loracarbef

  • Pharmacy Author:
    Omudhome Ogbru, PharmD

    Dr. Ogbru received his Doctorate in Pharmacy from the University of the Pacific School of Pharmacy in 1995. He completed a Pharmacy Practice Residency at the University of Arizona/University Medical Center in 1996. He was a Professor of Pharmacy Practice and a Regional Clerkship Coordinator for the University of the Pacific School of Pharmacy from 1996-99.

  • Medical and Pharmacy Editor: William C. Shiel Jr., MD, FACP, FACR
    William C. Shiel Jr., MD, FACP, FACR

    William C. Shiel Jr., MD, FACP, FACR

    Dr. Shiel received a Bachelor of Science degree with honors from the University of Notre Dame. There he was involved in research in radiation biology and received the Huisking Scholarship. After graduating from St. Louis University School of Medicine, he completed his Internal Medicine residency and Rheumatology fellowship at the University of California, Irvine. He is board-certified in Internal Medicine and Rheumatology.

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What is loracarbef, and how does it work (mechanism of action)?

Loracarbef is a synthetic oral antibiotic in the cephalosporin family of antibiotics. The cephalosporin family includes cephalexin (Keflex), cefaclor (Ceclor), cefuroxime (Zinacef), cefpodoxime (Vantin), cefprozil (Cefzil), and many injectable antibiotics. Like other cephalosporins, loracarbef stops bacteria from multiplying by preventing bacteria from forming the walls that surround them. The walls are necessary to protect bacteria from their environment and to keep the contents of the bacterial cell together. Bacteria cannot survive without a cell wall. Loracarbef is effective against a wide variety of bacteria such as Staphylococcus aureus, Streptococcus pneumoniae, Streptococcus pyogenes, Haemophilus influenzae, E. coli, and many others. Loracarbef was approved in December 1991.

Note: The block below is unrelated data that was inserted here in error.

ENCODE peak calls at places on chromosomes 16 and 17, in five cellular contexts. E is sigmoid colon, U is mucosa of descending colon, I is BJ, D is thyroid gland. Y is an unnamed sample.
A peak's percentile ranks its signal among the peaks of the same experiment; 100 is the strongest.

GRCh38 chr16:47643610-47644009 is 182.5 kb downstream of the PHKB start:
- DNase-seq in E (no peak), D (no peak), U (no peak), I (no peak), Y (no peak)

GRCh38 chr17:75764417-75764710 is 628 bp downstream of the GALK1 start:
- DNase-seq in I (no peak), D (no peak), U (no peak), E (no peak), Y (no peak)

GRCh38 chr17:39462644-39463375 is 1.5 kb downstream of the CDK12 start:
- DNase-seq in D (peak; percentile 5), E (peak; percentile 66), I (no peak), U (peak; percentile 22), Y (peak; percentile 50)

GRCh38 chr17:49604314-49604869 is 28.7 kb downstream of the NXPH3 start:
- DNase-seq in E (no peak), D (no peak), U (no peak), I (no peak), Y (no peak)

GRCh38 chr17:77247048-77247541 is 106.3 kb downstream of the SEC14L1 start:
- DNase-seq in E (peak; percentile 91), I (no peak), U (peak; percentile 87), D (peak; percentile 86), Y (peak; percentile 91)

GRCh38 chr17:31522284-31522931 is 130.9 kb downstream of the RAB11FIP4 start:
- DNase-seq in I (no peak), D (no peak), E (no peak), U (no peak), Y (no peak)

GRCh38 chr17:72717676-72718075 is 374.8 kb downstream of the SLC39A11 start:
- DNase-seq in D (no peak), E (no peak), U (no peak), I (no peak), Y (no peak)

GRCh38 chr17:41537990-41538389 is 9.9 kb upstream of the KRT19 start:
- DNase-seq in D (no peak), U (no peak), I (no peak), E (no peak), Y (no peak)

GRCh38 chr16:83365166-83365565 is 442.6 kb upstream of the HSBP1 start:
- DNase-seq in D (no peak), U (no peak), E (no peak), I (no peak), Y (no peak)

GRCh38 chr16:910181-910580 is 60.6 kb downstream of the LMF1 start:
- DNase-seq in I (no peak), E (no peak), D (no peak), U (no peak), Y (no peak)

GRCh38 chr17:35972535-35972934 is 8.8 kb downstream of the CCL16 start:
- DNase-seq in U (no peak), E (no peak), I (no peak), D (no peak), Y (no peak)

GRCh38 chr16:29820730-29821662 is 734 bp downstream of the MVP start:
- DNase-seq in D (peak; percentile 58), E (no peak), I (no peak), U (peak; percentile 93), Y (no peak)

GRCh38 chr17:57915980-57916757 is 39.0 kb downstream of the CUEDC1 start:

What brand names are available for loracarbef?

(Lorabid: This brand no longer is available in the U.S. and there are no generic formulations.)

Is loracarbef available as a generic drug?

GENERIC AVAILABLE: No

Do I need a prescription for loracarbef?

Yes

What are the side effects of loracarbef?

Loracarbef is generally well tolerated, and side effects are usually transient. More common side effects include nausea, abdominal pain, vomiting, skin rash, abnormal liver tests, vaginitis, itching, headaches, and dizziness.

Loracarbef should be avoided by patients with a known allergy to other cephalosporin antibiotics. Since loracarbef is chemically related to penicillin, an occasional patient can have an allergic reaction (sometimes even life threatening anaphylaxis) to both medications. Treatment with loracarbef and other antibiotics can alter the normal bacteria flora of the colon and permit overgrowth of the bacterium, Clostridium difficile, in the colon. This may lead to inflammation of the colon known as C. difficile or pseudo-membranous colitis. Patients who develop pseudo-membranous colitis as a result of antibiotic treatment can experience diarrhea, abdominal pain, fever, and sometimes even shock.

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What is the dosage for loracarbef?

The recommended dose for adults is 200-400 mg every 12 hours.

Which drugs or supplements interact with loracarbef?

Probenecid (Benemid) may increase the concentration of loracarbef in the blood by decreasing excretion of loracarbef by the kidney. This interaction is sometimes used to enhance the effect of cephalosporins.

Is loracarbef safe to take if I'm pregnant or breastfeeding?

Safe use during pregnancy has not been established.

Safe use in nursing mothers has not been established.

What else should I know about loracarbef?

What preparations of loracarbef are available?

Capsules: 200 and 400 mg. Suspension: 100 and 200 mg/5 ml.

How should I keep loracarbef stored?

Tablets and oral suspension may be stored at room temperature, 15 C to 30 C (59 F to 86 F) in a tightly closed container.

Medically Reviewed by John Cunha, DO

Reference: FDA Prescribing Information

Last Editorial Review: 8/8/2017

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See more info: loracarbef on RxList
Reviewed on 8/8/2017
References
Medically Reviewed by John Cunha, DO

Reference: FDA Prescribing Information

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